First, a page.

You probably started your business because you enjoyed the work. Maybe you opened your ideal restaurant or started an electrical contracting business. That part was fun, but other responsibilities surfaced. Now, you have to deal with employees’ human resource issues, find ways to offer benefits and make sure all payroll taxes were filed and paid. Fortunately, small business owners don’t have to cope with these responsibilities by themselves. Professional employer organizations can lift those chores off of the owners’ shoulders. This helps business owners focus more on managerial tasks and growing their businesses. Now, what is a PEO, exactly?
What is a PEO?
A professional employer organization and a business enter into a shared relationship known as “co-employment.” Co-employment means that the PEO is the employer on record. They provide human resource support and handle payroll functions – while you, as the owner, keep the authority and responsibility. You’ll still manage your employees’ day-to-day activities.
Through the co-employment model, PEOs:
- Are responsible for paying wages, managing employee compensation claims and overseeing other wage-related requirements
- Assist with regulatory paperwork and compliance issues
- Manage human resource issues and risk management functions
- Provide employee benefits. Benefits include- but aren’t limited to – health insurance, unemployment insurance, Section 125 plans and other voluntary insurance products.
What are the Client’s Responsibilities?
The business owner is responsible for:
- Managing employees’ daily activities
- Maintaining a safe work environment
- Keeping track of hours worked and reporting these figure to the PEO
- Making sure payroll funds are paid in advance to the PEO
Advantages of a PEO
PEOs can take time-consuming HR tasks and responsibilities off your plate. A PEO:
- Handles all human resource activities so you can focus on managing and growing your business
- Provides competitive benefits and health insurance. A PEO has the purchasing power to negotiate better health insurance rates and more affordable benefits, such as a 401(k)plan, dental and vision coverage. Using the lower-cost benefits from a PEO enables small- and medium-size companies to compete with and attract employees from larger companies.
- Stays up-to-date on regulations. As a business owner, you don’t have the time to read the latest regulations. A PEO does this for your and makes sure that you remain compliant.
- Provides attorneys and HR professionals to handle employee-related issues. PEOs give advice on proper employee termination and disciplinary procedures.
Disadvantages of a PEO
Method of pricing
Sometimes, it can be difficult to determine how much you’re really paying. Many PEOs price their programs as a percentage of wage payroll, but this figure can vary monthly. So, sometimes it’s hard to figure out how much you’re actually paying. The other pricing method is the per-employee-per-month. This approach has add-ons for setup fees, administrative fees and costs for running some payroll reports.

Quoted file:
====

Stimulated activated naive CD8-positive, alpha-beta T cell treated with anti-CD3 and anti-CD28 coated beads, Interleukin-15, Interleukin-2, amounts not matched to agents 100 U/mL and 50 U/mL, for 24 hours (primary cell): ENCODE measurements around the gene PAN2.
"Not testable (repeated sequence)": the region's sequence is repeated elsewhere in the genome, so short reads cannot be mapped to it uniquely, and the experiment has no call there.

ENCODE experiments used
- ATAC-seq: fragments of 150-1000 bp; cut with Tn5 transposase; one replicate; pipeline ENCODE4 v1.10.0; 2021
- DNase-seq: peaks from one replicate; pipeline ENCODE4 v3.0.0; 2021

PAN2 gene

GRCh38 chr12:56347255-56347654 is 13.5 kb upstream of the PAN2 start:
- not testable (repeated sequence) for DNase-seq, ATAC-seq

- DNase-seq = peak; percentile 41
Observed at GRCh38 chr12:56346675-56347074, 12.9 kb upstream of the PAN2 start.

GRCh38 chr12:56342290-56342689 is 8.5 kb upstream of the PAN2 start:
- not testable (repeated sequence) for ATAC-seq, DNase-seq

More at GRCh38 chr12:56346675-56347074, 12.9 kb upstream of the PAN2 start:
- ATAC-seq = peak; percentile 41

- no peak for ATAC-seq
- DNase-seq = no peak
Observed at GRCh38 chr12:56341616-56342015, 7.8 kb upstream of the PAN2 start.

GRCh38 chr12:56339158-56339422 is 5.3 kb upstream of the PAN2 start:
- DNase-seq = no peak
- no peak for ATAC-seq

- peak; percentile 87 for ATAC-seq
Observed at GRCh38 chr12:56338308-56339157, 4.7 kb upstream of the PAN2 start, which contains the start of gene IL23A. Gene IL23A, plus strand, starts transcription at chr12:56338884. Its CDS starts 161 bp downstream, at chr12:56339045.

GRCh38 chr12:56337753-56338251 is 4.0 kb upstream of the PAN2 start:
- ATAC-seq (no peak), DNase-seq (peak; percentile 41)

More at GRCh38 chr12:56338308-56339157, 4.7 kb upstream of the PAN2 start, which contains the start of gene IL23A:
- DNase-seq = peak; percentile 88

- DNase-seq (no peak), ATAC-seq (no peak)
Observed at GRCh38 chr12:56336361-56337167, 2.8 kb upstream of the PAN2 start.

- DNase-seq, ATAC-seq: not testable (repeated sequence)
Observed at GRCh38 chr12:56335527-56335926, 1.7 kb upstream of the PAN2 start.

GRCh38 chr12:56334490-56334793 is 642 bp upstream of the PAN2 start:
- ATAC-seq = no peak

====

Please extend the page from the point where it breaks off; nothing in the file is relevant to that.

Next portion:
Inflexible health plans
PEOs partner with certain insurance companies, and you don’t have a choice. If you like UnitedHealthCare, but the PEO promotes Aetna, you have to accept Aetna.
PEOs handle large numbers of clients and employee issues. Customer service responses can sometimes seem rushed and indifferent.
How to Choose a PEO
Choosing the best PEO for your company requires doing your homework. Here’s a list of questions to help you get started.
- Assess your company’s needs. What do you need help with -Payroll processing, HR issues, employee benefits? Define what you need before approaching a PEO.
- Is the PEO a member of the National Association of Professional Employer Organizations? Membership in the industry’s trade organization indicates professionalism and respect.
- Does the PEO have experience in your industry? You want a PEO that understands the daily lives of your employees and the risks they take on their jobs. How many employees do they represent in your industry?
- Conduct a background check; ask for references to check; get first-hand feedback directly from the PEO’s clients.
- Are the financial statements independently audited by a CPA? You want assurance that the PEO is legitimate.
- Are their risk management practices certified by the Certification Institute?
- Have their ethical practices been accredited by the Employer Services Assurances Corporation? ESAC audits PEOs annually to make certain each PEO has at least a $1 million surety bond.
- Does the PEO have certification from the IRS? Check for accreditation such as the Certification Program for Professional Employer Organizations from the Internal Revenue Service.
- Review the fine print in the contract. What guarantees does it provide? How can you terminate the contract if the relationship goes bad?
According to NAPEO, the U.S. has over 900 PEOs. While you have plenty of choices and setting up a co-employment agreement with a professional employer organization will relieve you of a ton of administrative tasks, you must thoroughly investigate each PEO candidate before signing on the dotted line. You don’t want any surprises.